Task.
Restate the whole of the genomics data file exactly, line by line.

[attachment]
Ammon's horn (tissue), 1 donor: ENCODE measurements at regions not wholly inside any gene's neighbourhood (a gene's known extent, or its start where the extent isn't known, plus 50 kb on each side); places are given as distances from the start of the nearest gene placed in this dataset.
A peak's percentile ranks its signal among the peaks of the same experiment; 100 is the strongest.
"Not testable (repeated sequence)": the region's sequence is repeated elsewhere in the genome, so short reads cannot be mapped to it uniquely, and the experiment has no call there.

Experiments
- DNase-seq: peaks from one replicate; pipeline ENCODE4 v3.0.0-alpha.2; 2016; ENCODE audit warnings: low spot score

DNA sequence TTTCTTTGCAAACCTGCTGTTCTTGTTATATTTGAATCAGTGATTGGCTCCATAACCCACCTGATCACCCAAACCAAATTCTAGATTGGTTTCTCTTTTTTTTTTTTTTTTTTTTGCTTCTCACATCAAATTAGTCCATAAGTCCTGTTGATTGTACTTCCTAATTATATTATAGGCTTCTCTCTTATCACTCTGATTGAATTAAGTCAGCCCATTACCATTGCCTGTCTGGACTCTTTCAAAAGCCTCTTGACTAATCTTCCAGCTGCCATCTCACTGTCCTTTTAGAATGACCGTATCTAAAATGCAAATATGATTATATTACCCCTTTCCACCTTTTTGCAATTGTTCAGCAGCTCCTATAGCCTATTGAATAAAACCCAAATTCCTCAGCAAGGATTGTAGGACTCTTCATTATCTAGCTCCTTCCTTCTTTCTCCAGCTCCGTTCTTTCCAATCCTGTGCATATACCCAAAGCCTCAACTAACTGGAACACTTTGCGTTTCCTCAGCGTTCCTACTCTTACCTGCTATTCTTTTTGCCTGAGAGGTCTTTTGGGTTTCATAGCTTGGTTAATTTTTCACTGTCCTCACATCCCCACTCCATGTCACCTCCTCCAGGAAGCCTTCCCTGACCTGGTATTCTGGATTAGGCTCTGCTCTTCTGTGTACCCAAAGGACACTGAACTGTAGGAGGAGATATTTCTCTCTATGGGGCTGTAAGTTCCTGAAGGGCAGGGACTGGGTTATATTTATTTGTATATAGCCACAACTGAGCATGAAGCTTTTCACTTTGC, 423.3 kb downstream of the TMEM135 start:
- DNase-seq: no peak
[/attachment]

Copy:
Ammon's horn (tissue), 1 donor: ENCODE measurements at regions not wholly inside any gene's neighbourhood (a gene's known extent, or its start where the extent isn't known, plus 50 kb on each side); places are given as distances from the start of the nearest gene placed in this dataset.
A peak's percentile ranks its signal among the peaks of the same experiment; 100 is the strongest.
"Not testable (repeated sequence)": the region's sequence is repeated elsewhere in the genome, so short reads cannot be mapped to it uniquely, and the experiment has no call there.

Experiments
- DNase-seq: peaks from one replicate; pipeline ENCODE4 v3.0.0-alpha.2; 2016; ENCODE audit warnings: low spot score

DNA sequence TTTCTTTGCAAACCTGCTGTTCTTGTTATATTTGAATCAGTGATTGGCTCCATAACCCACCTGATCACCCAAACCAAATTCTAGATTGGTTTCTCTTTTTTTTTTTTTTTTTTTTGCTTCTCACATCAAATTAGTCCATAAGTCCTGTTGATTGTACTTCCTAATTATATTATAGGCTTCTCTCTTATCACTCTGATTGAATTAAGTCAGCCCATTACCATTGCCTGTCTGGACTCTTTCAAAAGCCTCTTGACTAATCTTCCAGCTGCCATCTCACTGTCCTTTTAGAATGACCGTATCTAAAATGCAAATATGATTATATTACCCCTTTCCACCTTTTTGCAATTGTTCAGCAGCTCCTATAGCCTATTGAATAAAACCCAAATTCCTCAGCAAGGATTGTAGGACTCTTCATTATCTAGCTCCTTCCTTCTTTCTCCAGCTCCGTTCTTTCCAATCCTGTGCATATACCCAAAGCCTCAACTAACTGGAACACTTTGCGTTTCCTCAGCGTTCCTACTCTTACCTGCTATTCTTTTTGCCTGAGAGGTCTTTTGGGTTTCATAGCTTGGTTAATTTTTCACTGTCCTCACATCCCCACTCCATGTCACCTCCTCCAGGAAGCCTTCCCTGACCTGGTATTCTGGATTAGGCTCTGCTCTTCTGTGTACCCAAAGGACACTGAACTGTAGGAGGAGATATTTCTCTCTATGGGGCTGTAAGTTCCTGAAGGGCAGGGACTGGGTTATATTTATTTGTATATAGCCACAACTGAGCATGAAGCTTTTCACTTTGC, 423.3 kb downstream of the TMEM135 start:
- DNase-seq: no peak